Blackbird an online journal of literature and the arts Fall 2007  Vol. 6 No. 2


AMEY MILLER  |  Chicago: A Commonplace Novel



In which Our Heroine, Hanna Zielinski Levinsohn, begins building a picture of
who she is and what’s going on, based on what she is willing or able to tell.

              Andrew called me about the translating job and I said I would go, although I haven’t been out of town by myself for quite some time. It’s a job I should be able to do, although I don’t have much occasion to speak Russian these days. And it’s a chance to see Andrew—our friendship has lapsed since we were in grad school together seven years ago, but it was easy, even cheerful, to talk to him on the phone. The way Jake acted about my taking the job, as if he were my father and I should ask his permission, grilling me about how much it paid, whether I could do it, whether it was worth it to fly to Chicago.
     Jake this morning over breakfast, glum and unfriendly. Just the sounds of us chewing and silverware clattering on the plates. See you soon I said. Yes he said. I wish I could set the Jake I used to know beside him. He could tell him that I am not running away from home.
      Maybe I’ll wake up and it will have been a dream, that I’ve married a man like my father who feels perfectly in the right and in charge of everything, including me, although they couldn’t be more different. Jake the university professor, Chairman of Chemistry, and my father who worked his way up from construction to contracting huge building projects.

               Highway wind beats on my ear, tires grate on the new freeway. Haze. Turn up the sound to get above the road noise. Max Roach and Cecil Taylor. Jake can’t stand this music: crashing and banging with no sense. But I do like it. My aunt said to me when I was going with my first boyfriend, Hanna this isn’t like you, and I looked right at her and said how do you know what I’m like?

               When I get out of the car in the parking lot the heat is so intense I think maybe I will dissolve on the spot—but I survive to the terminal, walking as purposefully as I can with heels on, and my carry-on and shoulder bag dragging my shoulder. I am taking things step by step. Being nervous is not a sin.
      The crowd in the waiting area is stalled, fidgeting. A woman sits back in her seat and closes her eyes, props her head sidewise on her knuckles. Once in the plane, black scuff of tire tracks in front of us, we pause, rush up, then glide in the buttery haze, noise of forced air in the cabin, papers rustling . . . .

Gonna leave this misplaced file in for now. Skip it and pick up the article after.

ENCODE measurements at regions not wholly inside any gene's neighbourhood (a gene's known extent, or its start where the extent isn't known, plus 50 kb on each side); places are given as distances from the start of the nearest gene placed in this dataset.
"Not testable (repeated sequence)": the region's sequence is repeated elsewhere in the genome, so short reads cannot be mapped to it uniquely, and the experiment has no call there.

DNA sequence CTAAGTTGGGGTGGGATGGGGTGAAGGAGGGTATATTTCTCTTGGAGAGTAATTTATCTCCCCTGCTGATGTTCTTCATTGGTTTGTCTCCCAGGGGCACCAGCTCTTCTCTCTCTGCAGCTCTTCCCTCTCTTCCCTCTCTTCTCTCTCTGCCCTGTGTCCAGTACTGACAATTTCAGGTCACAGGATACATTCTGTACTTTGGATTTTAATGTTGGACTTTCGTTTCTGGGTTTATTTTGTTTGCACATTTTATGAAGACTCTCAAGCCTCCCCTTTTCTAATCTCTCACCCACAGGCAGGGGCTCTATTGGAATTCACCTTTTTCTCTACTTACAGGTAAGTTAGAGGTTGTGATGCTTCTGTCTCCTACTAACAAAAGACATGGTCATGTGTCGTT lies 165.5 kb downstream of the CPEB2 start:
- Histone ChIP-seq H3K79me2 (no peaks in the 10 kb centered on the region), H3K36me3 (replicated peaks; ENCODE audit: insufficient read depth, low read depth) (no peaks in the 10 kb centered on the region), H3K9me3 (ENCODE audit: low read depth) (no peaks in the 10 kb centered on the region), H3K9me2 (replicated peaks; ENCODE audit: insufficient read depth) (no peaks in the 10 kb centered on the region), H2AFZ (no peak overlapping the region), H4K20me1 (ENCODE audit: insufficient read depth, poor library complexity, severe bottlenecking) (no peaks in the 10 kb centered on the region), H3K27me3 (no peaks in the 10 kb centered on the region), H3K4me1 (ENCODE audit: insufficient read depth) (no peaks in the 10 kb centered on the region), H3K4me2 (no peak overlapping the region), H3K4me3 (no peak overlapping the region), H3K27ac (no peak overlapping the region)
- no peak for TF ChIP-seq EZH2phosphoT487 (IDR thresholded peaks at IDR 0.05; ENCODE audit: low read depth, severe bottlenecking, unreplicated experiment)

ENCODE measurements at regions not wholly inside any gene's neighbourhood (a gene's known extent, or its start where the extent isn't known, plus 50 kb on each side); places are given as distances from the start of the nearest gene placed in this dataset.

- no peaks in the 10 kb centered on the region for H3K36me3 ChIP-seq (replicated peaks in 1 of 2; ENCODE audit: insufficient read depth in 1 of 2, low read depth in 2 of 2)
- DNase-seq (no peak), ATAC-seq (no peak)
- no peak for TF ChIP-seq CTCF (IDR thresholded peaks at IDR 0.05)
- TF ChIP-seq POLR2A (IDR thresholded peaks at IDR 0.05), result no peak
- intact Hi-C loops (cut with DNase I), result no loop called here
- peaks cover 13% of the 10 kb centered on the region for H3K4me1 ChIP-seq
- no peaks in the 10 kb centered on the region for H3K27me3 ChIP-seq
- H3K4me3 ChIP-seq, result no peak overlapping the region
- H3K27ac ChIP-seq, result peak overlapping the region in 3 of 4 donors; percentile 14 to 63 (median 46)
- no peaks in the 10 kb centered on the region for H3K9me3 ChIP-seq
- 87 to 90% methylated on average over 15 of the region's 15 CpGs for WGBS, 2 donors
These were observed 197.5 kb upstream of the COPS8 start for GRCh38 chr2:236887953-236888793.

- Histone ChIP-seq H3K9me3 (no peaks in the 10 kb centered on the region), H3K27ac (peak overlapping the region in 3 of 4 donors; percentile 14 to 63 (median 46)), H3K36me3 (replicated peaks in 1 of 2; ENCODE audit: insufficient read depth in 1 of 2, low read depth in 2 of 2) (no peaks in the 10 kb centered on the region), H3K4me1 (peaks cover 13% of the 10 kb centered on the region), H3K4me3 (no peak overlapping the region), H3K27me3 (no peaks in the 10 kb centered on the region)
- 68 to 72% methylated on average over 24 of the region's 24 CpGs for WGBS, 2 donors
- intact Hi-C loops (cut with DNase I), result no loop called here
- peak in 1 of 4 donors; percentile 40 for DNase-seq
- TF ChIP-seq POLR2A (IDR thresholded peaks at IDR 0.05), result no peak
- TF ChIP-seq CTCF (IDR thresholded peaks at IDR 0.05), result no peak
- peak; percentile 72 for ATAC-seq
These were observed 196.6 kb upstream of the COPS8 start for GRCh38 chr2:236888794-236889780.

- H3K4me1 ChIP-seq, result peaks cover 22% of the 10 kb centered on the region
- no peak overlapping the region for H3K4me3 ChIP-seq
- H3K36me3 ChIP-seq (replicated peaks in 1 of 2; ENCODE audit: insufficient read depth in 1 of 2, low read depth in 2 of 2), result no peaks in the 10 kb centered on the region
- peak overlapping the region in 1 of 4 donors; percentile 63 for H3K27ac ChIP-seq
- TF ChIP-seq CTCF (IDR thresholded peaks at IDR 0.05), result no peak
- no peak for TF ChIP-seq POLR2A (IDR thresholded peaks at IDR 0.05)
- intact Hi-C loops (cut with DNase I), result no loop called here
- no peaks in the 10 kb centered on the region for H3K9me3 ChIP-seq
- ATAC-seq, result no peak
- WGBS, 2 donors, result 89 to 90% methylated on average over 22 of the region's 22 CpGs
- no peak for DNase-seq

A steward bearing a manic grin yanks open a soft drink, presses peanuts into my hand.
     “Are you always this cheerful?” the woman next to me asks him. She’s wearing rings on every finger, feather earrings. 
     He squints at her as if looking for a distant object. “I’ve been up since 5AM. But it’s Fathers’ Day. You’ve got to be happy.” The same pushed-to-the-limit grin. It’s Fathers Day, 1988. I don’t know where my father is, even if he’s alive or dead.
      I’ve brought a book: A Lesser Life: The Myth of Women’s Liberation in America. It’s hardback, fat. Gwen gave it to me. “Check it out,” she said. “British, you know. Strict. But necessary maybe.”
     Gwen likes to give me pointers. Mostly I don’t mind, though I find it humorous that once again I am following after an older sister, even if she’s not, genetically speaking. Jake suffers her not entirely gladly, but then he knows that I am not exactly at home with his chemistry cohort. Jakeski, she calls him. Her high tops and leggings, red wild hair, her license plate XODARAP, say it backwards.
      Gwen used to work with me in the library and now travels to Latin America for a family planning organization. She has three children, and one at least was not entirely planned. Everything is wild at their house. Her husband couldn’t take their youngest to pre-school last week because he couldn’t find his shoes. I asked her couldn’t he have another pair. We’d lose that pair too, she said, pushing her hair back and laughing.

               I’ve always had to have a book with me. My mother tells this story: in nursery school another mother said to the teacher, “Why do you let Hanna carry a book all the time, what if all the children wanted to do that?” The teacher said, “Everyone doesn’t want to carry a book, she’s the only one.” I’m still like this, even though I work in a library, and you might think I’d be tired of books. With all the heat now the library is like a cool well—I spend all day inside, eat lunch in the staff room and come out at the end of the day with a feeling of waking up in a strange place. There’s a black and yellow butterfly floating in a bush, a young student with a bicycle.



return to top